U.S. Soccer to File Objection to Proposed Settlement

Hope Solo to object to U.S. Soccer equal pay deal

U.S. Soccer Federation president Sunil Gulati announced Thursday that he plans to file an objection in federal court to a proposed agreement with the U.S. Equal Employment Opportunity Commission for equal pay between men and women.

He did so on behalf of women’s soccer coach Laura Harvey, who currently earns $1.2 million a year, according to a joint statement released Thursday by the federation, U.S. Soccer and Harvey.

Gulati called the proposed settlement “a mistake, as there are no provisions in any agreement that protect the interests of women who are victims of sex discrimination.”

The proposed agreement would require U.S. Soccer to pay $15 million in legal and administrative expenses to Harvey and $11.5 million to another female coach, Julie Foudy, of the Women’s National Football Team.

But Harvey and Foudy – as well as three other female soccer coaches who have filed grievances against U.S. Soccer over pay and promotion – have asked the commission to reject the proposed settlement. They have challenged the commission’s finding that gender-discriminatory pay practices do not violate the commission’s mandate.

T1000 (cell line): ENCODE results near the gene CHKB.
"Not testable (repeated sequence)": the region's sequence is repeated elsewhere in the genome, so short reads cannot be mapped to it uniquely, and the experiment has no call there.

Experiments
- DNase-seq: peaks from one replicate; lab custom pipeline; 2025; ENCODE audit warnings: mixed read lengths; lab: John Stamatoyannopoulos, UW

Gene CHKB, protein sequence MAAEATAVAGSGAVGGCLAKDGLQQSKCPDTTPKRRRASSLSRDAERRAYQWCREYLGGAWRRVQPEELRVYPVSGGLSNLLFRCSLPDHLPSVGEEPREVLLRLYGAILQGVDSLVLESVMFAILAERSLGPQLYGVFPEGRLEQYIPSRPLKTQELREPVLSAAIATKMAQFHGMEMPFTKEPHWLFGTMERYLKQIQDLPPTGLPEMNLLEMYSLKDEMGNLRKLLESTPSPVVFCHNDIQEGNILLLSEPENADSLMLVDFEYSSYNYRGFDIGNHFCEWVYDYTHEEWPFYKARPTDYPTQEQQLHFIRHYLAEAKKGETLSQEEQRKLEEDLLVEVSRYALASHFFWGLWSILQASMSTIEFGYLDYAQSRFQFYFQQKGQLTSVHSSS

The proposed settlement, which was filed by U.S. Soccer on March 1, would have required U.S. Soccer to implement the commission’s findings and guidelines that a “culture of gender bias” has been found at the highest levels of the federation as well as in the federation’s own women’s programs. It would have required the federation pay $15 million each to women who are victims of sex discrimination. And it would have established a special fund that allows women who are victims of sex discrimination to seek court injunctions against further discrimination.

The league, which is scheduled to announce its 2012 schedule on Friday, said in a statement that it was “disappointed” by Gulati’s decision to file an objection. “We fully support Commissioner [

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